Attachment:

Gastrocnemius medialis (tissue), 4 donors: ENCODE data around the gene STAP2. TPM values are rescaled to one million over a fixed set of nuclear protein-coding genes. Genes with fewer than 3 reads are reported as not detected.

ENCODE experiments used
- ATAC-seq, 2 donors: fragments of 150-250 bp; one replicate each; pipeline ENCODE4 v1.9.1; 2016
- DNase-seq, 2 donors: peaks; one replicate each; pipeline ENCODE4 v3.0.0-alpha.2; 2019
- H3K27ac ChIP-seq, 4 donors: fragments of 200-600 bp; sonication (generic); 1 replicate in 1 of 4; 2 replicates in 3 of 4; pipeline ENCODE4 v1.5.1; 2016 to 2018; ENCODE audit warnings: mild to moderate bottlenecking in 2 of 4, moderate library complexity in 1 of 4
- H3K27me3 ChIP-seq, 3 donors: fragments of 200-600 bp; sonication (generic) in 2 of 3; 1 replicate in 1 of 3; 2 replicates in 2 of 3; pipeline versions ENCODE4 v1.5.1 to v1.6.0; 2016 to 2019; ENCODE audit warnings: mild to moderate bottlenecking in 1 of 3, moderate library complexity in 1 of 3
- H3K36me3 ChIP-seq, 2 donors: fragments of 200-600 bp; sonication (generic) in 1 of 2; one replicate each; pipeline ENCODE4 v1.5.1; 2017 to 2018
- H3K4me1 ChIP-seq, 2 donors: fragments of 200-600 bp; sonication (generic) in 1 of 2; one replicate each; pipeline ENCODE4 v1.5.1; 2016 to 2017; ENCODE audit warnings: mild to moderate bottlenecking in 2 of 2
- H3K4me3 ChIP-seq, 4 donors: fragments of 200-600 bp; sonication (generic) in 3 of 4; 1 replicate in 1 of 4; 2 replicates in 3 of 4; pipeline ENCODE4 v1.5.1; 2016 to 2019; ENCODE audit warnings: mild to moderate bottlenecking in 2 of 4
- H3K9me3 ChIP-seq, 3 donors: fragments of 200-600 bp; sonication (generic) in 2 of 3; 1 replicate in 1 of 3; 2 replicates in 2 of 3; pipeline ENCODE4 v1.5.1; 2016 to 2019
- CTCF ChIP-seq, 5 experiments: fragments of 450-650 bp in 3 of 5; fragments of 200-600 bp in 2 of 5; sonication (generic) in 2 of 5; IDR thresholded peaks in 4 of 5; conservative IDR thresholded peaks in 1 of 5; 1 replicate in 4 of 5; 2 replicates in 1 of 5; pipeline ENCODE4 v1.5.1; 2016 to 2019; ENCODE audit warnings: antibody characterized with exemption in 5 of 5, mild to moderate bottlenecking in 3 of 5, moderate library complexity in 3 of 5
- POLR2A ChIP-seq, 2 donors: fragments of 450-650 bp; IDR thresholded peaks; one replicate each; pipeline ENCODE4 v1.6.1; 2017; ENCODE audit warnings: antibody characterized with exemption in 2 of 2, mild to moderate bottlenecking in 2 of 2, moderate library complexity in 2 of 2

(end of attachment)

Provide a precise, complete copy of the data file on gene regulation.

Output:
Gastrocnemius medialis (tissue), 4 donors: ENCODE data around the gene STAP2. TPM values are rescaled to one million over a fixed set of nuclear protein-coding genes. Genes with fewer than 3 reads are reported as not detected.

ENCODE experiments used
- ATAC-seq, 2 donors: fragments of 150-250 bp; one replicate each; pipeline ENCODE4 v1.9.1; 2016
- DNase-seq, 2 donors: peaks; one replicate each; pipeline ENCODE4 v3.0.0-alpha.2; 2019
- H3K27ac ChIP-seq, 4 donors: fragments of 200-600 bp; sonication (generic); 1 replicate in 1 of 4; 2 replicates in 3 of 4; pipeline ENCODE4 v1.5.1; 2016 to 2018; ENCODE audit warnings: mild to moderate bottlenecking in 2 of 4, moderate library complexity in 1 of 4
- H3K27me3 ChIP-seq, 3 donors: fragments of 200-600 bp; sonication (generic) in 2 of 3; 1 replicate in 1 of 3; 2 replicates in 2 of 3; pipeline versions ENCODE4 v1.5.1 to v1.6.0; 2016 to 2019; ENCODE audit warnings: mild to moderate bottlenecking in 1 of 3, moderate library complexity in 1 of 3
- H3K36me3 ChIP-seq, 2 donors: fragments of 200-600 bp; sonication (generic) in 1 of 2; one replicate each; pipeline ENCODE4 v1.5.1; 2017 to 2018
- H3K4me1 ChIP-seq, 2 donors: fragments of 200-600 bp; sonication (generic) in 1 of 2; one replicate each; pipeline ENCODE4 v1.5.1; 2016 to 2017; ENCODE audit warnings: mild to moderate bottlenecking in 2 of 2
- H3K4me3 ChIP-seq, 4 donors: fragments of 200-600 bp; sonication (generic) in 3 of 4; 1 replicate in 1 of 4; 2 replicates in 3 of 4; pipeline ENCODE4 v1.5.1; 2016 to 2019; ENCODE audit warnings: mild to moderate bottlenecking in 2 of 4
- H3K9me3 ChIP-seq, 3 donors: fragments of 200-600 bp; sonication (generic) in 2 of 3; 1 replicate in 1 of 3; 2 replicates in 2 of 3; pipeline ENCODE4 v1.5.1; 2016 to 2019
- CTCF ChIP-seq, 5 experiments: fragments of 450-650 bp in 3 of 5; fragments of 200-600 bp in 2 of 5; sonication (generic) in 2 of 5; IDR thresholded peaks in 4 of 5; conservative IDR thresholded peaks in 1 of 5; 1 replicate in 4 of 5; 2 replicates in 1 of 5; pipeline ENCODE4 v1.5.1; 2016 to 2019; ENCODE audit warnings: antibody characterized with exemption in 5 of 5, mild to moderate bottlenecking in 3 of 5, moderate library complexity in 3 of 5
- POLR2A ChIP-seq, 2 donors: fragments of 450-650 bp; IDR thresholded peaks; one replicate each; pipeline ENCODE4 v1.6.1; 2017; ENCODE audit warnings: antibody characterized with exemption in 2 of 2, mild to moderate bottlenecking in 2 of 2, moderate library complexity in 2 of 2